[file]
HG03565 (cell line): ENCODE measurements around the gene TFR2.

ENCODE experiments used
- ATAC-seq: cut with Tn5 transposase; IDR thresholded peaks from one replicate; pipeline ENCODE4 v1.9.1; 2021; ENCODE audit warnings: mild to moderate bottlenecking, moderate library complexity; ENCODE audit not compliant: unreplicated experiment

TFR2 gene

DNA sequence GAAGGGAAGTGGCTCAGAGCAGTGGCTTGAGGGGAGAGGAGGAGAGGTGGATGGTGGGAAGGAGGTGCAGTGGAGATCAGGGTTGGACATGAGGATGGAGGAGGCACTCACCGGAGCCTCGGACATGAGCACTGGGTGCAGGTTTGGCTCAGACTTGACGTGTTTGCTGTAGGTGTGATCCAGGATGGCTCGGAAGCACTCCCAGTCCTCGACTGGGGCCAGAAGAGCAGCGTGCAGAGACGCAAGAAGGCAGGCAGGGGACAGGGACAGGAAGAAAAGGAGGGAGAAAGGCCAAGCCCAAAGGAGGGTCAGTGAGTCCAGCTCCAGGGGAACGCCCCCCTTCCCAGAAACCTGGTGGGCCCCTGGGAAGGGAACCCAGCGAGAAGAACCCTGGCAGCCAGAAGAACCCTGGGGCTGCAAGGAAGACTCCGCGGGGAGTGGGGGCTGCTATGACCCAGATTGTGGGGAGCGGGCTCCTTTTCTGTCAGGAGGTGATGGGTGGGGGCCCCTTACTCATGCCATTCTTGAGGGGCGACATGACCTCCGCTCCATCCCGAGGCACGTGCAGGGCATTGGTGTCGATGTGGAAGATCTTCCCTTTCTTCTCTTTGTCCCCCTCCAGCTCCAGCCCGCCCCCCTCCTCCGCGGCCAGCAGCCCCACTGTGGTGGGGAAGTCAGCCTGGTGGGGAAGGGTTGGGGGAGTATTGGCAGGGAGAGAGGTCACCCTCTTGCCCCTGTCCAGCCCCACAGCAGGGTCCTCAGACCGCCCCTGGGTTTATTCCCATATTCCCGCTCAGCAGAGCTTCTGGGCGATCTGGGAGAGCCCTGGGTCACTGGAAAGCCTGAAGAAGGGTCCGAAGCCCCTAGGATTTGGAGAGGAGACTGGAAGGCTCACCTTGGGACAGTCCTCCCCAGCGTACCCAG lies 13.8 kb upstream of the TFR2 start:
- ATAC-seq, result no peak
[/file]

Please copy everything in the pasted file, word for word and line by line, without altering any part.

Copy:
HG03565 (cell line): ENCODE measurements around the gene TFR2.

ENCODE experiments used
- ATAC-seq: cut with Tn5 transposase; IDR thresholded peaks from one replicate; pipeline ENCODE4 v1.9.1; 2021; ENCODE audit warnings: mild to moderate bottlenecking, moderate library complexity; ENCODE audit not compliant: unreplicated experiment

TFR2 gene

DNA sequence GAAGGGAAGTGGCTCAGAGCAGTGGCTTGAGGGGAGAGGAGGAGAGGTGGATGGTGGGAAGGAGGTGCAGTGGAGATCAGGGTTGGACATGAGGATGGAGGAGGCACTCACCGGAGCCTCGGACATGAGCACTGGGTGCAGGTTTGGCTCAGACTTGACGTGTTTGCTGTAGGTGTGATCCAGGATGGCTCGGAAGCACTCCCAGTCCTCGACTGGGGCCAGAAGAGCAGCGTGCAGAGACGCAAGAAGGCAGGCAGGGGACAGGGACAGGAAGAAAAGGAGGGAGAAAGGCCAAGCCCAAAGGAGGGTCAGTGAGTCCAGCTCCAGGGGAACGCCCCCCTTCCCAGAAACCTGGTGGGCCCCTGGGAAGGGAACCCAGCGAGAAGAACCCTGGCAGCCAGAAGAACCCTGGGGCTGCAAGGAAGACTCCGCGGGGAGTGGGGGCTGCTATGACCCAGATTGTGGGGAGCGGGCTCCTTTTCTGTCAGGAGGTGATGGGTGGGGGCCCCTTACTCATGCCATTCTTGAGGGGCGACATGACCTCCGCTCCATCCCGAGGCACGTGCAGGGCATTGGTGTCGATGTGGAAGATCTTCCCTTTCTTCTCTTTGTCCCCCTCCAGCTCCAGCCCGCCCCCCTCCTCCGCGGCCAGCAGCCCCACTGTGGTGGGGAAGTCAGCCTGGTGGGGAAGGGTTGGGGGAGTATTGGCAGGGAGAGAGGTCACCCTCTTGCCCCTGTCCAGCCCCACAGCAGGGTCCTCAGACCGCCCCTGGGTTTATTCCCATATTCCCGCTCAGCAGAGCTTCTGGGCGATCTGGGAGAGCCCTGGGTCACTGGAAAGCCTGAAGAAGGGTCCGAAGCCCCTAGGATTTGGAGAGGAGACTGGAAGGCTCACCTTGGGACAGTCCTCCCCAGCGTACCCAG lies 13.8 kb upstream of the TFR2 start:
- ATAC-seq, result no peak